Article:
Toxicokinetics (TK) testing is an integral component of toxicological studies. Toxicological studies, including single-dose in-human studies and repeat dose toxicity studies, provide deeper insights about what the drug levels should be in subsequent phases of clinical trials.
But what is a TK study?
Toxicokinetics studies generate pharmacokinetic data for supporting nonclinical toxicity studies. It evaluates a drug compound during its course through a toxicity study in animal models. A toxicokinetic process describes a relationship between systemic drug exposure and the dose levels and duration of a toxicity study.
Toxicokinetic parameters are similar to the ADME properties of a drug compound. If appropriately utilized, ADME properties and TK analysis can better explain any negative results that may arise in toxicity analysis.
How do ADME properties influence toxicokinetic study data?
In both humans and animals, a drug product may undergo a series of changes as it passes through different compartments of the body. ADME stands for absorption, distribution, metabolism, and excretion. ADME can quantitatively modify a drug by altering concentration vs. time-dependent characteristics and qualitatively by having a toxic or therapeutic effect. Hence, understanding ADME implications can help sponsors better assess a potential drug compound.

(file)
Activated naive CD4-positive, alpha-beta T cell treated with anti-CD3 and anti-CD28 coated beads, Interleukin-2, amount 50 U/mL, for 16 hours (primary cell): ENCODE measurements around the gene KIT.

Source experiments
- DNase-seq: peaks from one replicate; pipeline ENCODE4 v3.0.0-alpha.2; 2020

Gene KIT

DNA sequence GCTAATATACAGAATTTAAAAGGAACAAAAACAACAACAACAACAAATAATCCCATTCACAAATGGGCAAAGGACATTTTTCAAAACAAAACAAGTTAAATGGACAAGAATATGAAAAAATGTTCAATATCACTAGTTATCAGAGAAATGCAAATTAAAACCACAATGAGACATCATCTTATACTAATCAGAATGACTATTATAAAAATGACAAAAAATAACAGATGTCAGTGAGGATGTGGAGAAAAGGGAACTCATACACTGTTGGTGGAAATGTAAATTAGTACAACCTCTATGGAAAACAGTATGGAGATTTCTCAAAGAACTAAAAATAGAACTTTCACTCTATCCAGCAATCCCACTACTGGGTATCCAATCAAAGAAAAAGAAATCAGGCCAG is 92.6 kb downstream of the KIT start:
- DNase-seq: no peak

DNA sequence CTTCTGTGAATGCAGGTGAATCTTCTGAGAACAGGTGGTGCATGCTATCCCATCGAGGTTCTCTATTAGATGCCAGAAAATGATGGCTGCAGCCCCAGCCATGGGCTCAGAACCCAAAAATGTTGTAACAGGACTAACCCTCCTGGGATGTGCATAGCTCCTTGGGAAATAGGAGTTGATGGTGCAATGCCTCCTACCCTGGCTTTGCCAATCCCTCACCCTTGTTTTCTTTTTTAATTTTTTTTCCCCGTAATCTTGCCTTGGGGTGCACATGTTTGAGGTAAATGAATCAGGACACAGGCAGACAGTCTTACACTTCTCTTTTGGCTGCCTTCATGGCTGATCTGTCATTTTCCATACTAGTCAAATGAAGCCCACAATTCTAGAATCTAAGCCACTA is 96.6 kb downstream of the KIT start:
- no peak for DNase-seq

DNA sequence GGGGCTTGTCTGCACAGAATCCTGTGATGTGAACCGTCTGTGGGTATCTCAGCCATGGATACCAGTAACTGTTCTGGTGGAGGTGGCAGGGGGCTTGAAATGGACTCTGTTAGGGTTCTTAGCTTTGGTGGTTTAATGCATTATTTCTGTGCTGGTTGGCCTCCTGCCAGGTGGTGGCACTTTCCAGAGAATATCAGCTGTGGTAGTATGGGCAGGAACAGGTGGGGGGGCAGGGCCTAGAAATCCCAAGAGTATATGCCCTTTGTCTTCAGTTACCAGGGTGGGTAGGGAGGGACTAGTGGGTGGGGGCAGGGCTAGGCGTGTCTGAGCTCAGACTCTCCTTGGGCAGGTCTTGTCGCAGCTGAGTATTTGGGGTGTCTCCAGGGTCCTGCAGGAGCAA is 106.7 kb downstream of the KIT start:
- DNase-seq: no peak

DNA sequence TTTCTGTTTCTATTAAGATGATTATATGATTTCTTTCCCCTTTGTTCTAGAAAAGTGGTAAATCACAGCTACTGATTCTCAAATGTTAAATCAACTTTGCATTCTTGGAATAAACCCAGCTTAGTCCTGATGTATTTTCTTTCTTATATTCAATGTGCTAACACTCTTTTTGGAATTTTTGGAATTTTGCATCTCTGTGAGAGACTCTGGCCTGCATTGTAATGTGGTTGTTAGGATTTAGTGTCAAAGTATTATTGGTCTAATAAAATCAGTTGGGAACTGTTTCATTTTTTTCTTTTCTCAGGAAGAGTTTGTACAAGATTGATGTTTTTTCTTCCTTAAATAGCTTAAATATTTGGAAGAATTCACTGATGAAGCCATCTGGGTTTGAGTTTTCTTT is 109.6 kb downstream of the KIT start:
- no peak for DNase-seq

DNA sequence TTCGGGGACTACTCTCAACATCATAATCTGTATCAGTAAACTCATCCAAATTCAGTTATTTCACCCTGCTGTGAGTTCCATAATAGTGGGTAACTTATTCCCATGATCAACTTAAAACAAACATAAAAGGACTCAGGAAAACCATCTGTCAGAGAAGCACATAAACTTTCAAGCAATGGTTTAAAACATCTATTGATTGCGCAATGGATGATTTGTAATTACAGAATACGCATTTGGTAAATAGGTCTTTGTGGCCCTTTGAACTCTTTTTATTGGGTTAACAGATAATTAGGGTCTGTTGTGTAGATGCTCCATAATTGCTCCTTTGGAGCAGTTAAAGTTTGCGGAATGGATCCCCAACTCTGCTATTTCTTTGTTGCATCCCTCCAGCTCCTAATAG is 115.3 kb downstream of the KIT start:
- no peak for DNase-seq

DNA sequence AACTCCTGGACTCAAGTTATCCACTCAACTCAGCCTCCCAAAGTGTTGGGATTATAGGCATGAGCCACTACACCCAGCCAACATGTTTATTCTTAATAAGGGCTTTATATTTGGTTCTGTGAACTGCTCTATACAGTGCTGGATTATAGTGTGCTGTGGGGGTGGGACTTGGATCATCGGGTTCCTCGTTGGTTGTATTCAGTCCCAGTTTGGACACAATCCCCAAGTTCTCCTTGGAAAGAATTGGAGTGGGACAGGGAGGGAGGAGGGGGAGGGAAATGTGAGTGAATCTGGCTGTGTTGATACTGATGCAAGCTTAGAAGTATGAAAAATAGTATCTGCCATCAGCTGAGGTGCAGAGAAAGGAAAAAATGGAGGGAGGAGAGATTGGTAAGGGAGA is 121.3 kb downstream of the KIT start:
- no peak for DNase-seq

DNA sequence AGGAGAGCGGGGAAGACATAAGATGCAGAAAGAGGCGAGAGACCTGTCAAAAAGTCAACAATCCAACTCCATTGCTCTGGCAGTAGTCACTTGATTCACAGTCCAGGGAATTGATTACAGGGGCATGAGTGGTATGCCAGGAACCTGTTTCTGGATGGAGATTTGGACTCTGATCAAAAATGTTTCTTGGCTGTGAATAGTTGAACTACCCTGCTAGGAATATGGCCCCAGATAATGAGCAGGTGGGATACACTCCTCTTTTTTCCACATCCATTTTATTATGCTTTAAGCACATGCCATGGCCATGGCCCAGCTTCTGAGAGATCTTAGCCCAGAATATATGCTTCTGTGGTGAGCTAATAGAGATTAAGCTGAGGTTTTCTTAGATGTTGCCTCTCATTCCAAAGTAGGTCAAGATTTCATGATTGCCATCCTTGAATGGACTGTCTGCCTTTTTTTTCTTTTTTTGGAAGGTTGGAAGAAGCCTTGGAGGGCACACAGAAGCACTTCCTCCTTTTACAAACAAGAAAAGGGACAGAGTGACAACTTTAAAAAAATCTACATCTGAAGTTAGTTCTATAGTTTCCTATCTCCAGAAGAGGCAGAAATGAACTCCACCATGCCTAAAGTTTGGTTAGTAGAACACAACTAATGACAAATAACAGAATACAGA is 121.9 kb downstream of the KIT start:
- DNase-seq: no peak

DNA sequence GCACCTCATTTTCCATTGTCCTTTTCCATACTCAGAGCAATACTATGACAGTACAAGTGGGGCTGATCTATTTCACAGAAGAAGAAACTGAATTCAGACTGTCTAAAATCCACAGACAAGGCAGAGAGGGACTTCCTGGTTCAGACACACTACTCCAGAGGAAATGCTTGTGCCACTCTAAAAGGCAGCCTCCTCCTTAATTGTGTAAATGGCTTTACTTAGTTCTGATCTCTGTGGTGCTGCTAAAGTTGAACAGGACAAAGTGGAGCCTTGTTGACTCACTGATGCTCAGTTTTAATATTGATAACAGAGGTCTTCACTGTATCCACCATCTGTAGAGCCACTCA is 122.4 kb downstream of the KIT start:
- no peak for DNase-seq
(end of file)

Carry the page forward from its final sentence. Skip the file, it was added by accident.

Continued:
Absorption relates to how a drug is absorbed in the body. How a drug is administered in the body dictates the rate of absorption and where a drug is absorbed in the body. Similarly, the drug formulation combined with the route of administration has a massive impact on the rate of dissolution, which may, in turn, affect the bioavailability of a drug compound. Thus deciding the best formulation and route of administration that closely relates to the intended end-use can help save a lot of time and resources.
Distribution relates to where a drug compound is distributed after it reaches the bloodstream. Concerning toxicokinetic analysis, distribution can be described as transferring drug molecules from the blood to body compartments or other body fluids. The volume of distribution is the ratio of the total drug present in the body to the drug concentration in blood plasma.
Metabolism is described as the change in the chemical composition of a drug once it travels through different body compartments. Several enzymes are responsible for the metabolism of a drug compound, and chemical changes should be critically considered as some drugs are still active after undergoing metabolism. Moreover, the presence of enzymes largely depends on the species, age, and sex. Hence, researchers should consider appropriate animal models with a similar response as humans for TK analysis.
Excretion is the process of eliminating the drug and its metabolites from the body. The rate at which a drug product is excreted is crucial in nonclinical toxicology studies as a rapid rate of excretion indicates improper drug distribution, and slow excretion can cause toxic effects in the body.
As toxicokinetic analysis establishes a relationship between systemic exposure and toxic effects, they form an integral component of the preclinical drug development process. Moreover, recent advancements in microsampling techniques are pushing boundaries and opening new avenues for toxicokinetic testing.